Saturday, October 22, 2005

Return of the Donut  

Once again, Happy Donuts eases the pain.

So I'm out in Silicon Valley visiting friends and hitting the old haunts. Upon my arrival I snarfed an In-and-Out Burger, perused books and storyboarded the next half-dozen fanu fiku pages all in the Mercado shopping center, near where my old buddy Z used to live. Then today I prowled the Mountain View crossroads at California and Castro - scouring the vast stacks of the even-larger-than-I-remembered BookBuyers used bookstore ...

... dining at a local middle eastern joint ...

... finding gits at Global Beads and the East West bookshop ...

... and finally parking it in the Books Inc. cafe to get started on drawing next week's page. However, jetlag, a growing sore throat and a menton shortage conspired against me, and I eventually decided to cash it in.

But not before one last trip to Happy Donuts.

The home of "the big donut" is as I remembered it - a vibrant place with a plethora of laptops, numerous lauging posses, and deep conversations of computer implementation. Though, truth be told the same things were going on at a lower volume level at the Books Inc. cafe - but that shuts down at midnight, whereas as of 1am Pacific Time Happy Donuts seems to be just getting started. Even now, an hour later, seven laptops are going, a couple is digging into a vibrant conversation about politics and civilization and culture and personality types, and a posse of digerati are reminiscing over the interesting characters who have dotted their social surfing.

As my Sandi points out, we both run ourselves ragged - not because of the rat race itself, but beyond it: we are both creative people and want to produce, not just consume. But for me, production by itself is difficult; if I go home or back to my hotel after a long day of work all my mentons are drained and I just want to take a nap. But just like taking a walk can rejuvenate me at work, a change of scenery can rejuvenate me at home; and nothing does it like a bookstore run followed by curling up in a cafe for some drawing, writing, or reading.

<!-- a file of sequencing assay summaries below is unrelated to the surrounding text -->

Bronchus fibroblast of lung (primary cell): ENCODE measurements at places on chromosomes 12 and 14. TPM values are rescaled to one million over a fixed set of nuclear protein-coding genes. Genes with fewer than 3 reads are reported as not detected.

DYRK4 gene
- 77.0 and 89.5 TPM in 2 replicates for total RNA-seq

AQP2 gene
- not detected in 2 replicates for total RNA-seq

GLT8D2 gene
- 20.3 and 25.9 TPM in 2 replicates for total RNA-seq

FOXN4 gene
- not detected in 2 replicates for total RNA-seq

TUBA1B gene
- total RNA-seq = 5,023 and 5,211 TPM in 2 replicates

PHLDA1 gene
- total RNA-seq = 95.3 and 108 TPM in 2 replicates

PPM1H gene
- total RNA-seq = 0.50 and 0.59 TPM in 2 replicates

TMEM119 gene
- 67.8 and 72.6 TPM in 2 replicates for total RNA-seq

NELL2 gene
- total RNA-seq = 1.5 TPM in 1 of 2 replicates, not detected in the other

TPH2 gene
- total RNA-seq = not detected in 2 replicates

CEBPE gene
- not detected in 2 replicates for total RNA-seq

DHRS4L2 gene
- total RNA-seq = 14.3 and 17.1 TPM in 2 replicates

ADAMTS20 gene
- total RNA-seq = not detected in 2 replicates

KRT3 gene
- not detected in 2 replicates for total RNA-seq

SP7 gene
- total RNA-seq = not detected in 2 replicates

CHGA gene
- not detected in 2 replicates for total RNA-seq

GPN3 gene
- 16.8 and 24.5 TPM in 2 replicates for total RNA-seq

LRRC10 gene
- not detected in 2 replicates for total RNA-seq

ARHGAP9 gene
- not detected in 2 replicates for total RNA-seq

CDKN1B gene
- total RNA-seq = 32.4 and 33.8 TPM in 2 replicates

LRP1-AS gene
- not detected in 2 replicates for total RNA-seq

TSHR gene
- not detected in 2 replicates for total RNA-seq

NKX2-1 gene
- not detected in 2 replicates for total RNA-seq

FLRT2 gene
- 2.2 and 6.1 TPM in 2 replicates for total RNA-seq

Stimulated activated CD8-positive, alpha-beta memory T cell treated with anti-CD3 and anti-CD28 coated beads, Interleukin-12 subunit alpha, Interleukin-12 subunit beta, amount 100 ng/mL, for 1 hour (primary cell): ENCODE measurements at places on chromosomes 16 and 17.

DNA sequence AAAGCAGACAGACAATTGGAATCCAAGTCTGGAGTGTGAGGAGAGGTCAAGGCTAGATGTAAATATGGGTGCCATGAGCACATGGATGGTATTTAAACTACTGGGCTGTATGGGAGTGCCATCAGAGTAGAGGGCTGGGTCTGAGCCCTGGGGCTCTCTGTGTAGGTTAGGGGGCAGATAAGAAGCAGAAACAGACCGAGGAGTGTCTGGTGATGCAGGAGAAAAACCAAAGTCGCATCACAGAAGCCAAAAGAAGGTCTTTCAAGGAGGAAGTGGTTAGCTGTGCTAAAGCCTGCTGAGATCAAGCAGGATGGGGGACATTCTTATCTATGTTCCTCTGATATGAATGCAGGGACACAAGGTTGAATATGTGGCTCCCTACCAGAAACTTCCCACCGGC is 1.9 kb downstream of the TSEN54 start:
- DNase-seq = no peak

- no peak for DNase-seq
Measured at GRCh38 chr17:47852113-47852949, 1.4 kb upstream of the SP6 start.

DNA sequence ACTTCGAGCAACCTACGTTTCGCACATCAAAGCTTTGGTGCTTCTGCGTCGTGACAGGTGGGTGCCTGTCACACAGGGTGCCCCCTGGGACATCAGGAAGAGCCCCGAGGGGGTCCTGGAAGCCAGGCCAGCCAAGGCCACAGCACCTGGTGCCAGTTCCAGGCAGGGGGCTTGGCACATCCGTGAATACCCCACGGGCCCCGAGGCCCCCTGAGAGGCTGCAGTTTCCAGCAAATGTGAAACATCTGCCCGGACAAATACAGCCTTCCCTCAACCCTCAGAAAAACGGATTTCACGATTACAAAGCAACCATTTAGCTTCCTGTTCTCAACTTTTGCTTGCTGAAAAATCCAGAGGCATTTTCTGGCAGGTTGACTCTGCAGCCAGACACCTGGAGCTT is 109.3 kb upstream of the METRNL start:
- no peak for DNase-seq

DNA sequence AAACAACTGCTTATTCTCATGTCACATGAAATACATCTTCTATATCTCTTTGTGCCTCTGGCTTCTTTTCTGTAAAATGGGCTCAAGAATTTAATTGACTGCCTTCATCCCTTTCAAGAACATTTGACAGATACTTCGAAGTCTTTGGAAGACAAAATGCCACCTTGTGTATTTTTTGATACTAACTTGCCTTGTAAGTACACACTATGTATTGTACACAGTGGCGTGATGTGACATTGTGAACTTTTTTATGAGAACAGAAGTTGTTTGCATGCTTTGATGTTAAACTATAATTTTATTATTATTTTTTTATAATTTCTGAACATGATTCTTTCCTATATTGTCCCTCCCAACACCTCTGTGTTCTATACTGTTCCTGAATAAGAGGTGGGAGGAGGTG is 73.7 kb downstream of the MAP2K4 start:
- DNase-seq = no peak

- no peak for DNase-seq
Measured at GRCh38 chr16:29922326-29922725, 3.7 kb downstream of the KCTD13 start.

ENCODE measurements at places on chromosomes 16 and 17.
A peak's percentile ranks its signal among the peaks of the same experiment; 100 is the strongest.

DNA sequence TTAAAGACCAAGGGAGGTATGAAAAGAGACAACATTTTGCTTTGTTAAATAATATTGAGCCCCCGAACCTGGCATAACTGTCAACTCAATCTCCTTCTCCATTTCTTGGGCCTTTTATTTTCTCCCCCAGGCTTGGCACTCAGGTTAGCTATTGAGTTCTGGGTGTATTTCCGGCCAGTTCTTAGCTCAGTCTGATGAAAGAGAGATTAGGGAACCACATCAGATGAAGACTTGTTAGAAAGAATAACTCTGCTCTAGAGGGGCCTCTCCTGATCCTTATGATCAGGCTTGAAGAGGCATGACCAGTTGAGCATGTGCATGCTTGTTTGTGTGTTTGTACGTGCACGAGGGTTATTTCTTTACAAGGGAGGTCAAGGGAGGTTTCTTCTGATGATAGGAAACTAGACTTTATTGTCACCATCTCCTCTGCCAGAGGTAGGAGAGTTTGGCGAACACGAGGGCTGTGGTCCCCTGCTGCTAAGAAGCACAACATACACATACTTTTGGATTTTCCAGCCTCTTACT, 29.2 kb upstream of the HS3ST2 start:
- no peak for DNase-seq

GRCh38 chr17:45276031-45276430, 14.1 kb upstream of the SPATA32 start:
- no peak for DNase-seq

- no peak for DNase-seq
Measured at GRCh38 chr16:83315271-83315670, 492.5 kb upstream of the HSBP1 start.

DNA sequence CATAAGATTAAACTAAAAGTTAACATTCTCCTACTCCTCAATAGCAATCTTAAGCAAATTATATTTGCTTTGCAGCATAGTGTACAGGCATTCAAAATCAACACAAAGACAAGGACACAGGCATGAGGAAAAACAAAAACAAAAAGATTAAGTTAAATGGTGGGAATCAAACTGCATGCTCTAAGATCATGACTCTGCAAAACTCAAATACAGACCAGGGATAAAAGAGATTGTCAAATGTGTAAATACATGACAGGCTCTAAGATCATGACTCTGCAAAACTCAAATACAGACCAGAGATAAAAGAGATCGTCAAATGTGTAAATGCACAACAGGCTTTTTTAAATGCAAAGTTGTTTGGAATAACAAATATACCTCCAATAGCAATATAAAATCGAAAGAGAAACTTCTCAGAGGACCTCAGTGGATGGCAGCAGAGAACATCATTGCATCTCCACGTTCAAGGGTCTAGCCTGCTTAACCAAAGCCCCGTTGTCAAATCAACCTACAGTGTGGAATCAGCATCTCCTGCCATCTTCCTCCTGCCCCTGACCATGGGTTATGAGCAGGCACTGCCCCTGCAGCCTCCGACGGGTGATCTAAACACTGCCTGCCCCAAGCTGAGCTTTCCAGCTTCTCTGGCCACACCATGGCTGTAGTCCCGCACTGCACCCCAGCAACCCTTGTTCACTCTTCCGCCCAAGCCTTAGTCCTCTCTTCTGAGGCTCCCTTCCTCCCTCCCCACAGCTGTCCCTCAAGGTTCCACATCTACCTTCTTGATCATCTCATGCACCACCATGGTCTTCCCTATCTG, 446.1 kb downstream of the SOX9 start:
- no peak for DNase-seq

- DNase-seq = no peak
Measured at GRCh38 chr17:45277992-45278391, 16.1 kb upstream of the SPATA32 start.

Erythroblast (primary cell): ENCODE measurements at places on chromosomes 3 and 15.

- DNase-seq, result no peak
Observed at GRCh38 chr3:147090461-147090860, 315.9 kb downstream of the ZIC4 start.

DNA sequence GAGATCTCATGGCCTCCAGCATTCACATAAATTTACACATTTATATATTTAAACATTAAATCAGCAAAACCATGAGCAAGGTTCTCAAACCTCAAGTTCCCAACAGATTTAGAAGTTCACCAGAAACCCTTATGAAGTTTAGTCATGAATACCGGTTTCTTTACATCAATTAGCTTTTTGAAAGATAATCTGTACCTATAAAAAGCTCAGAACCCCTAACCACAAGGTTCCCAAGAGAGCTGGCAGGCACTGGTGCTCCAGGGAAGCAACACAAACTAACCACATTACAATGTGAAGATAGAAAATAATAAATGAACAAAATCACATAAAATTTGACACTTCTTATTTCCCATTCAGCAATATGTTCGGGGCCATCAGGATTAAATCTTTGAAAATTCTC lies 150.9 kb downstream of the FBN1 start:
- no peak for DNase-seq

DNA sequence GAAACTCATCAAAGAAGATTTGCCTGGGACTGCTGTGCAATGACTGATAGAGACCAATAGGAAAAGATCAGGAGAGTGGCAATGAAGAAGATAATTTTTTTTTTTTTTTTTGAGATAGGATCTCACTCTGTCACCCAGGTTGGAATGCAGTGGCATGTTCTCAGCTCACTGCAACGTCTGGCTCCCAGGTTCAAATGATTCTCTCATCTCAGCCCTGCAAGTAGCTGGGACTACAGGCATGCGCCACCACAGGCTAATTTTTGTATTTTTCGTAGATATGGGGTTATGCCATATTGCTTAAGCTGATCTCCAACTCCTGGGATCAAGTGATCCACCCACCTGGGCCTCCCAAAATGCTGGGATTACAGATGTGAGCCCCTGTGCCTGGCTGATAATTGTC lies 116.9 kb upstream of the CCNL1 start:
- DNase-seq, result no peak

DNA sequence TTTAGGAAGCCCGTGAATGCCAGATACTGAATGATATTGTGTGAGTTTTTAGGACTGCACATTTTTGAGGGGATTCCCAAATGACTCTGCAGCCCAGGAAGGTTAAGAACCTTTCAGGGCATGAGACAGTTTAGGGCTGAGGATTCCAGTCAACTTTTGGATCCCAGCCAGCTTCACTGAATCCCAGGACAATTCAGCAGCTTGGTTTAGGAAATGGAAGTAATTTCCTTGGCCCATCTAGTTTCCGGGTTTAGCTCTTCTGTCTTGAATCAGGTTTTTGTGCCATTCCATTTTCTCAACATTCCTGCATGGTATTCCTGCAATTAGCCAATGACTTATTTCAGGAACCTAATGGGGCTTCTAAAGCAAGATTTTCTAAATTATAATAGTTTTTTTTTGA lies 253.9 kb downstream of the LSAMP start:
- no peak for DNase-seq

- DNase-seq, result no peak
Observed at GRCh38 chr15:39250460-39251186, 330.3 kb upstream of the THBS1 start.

And it doesn't even have to be a quirky independent bookstore. Consumer culture is not entirely useless: as my friend Gordon points out, a good store captures something important in its Snow Crash three-ring binder: the flower floating in the globe of water on the warm wooden table in front of the local artist's stage at every Border's in America does not quite have the charm of the performance space of your independent bookseller, but if implemented to spec it has a damn good shot at creating a great place for people to think, meet, talk and share . In fact, I find the carefully-designed frappucinos at Barnes and Nobles beat most independent baristas on sheer yumminess, even if the space in which your independent delivers his iced mocha makes up for its slight bitter taste with a whole helping of local charm. Your mileage may vary, of course, but the point remains: what one man can do another man can do, and at least in this case one man can create a great place for me to think.

But even then, after a few hours, my energy seems to run out, and if I head back to the ranch I'll soon find myself in dreamy slumber. Which is a good thing ... unless I have something to do, like trying to get out a page or break my weblogjam. And that's where Happy Donuts comes in - the last best hope for keeping oneself awake until the page is done, or in this case, the essay. Silicon Valley tends to roll up the streets a little earlier than Atlanta, with a few exceptions, but this ends up a good thing, as it drives people far and wide to Happy Dounts for their caffeine-sugar-wireless fix. And Happy Donuts doesn't rest on their laurels: they work it, providing a huge number of donut varieties and other foodstuffs and tables and powerstrips, all for your working/surfing/chatting/dining pleasure.

And it works - so well, in fact, that I feel compelled to visit every time I come to the bay, and am rewarded each time by getting SOMETHING done while I'm here. And because it keeps working, I keep comin. As one lady in the digerati posse said to her friends on their way out, just a few moments ago: "Thanks. This was a good idea. I'll be back tomorrow."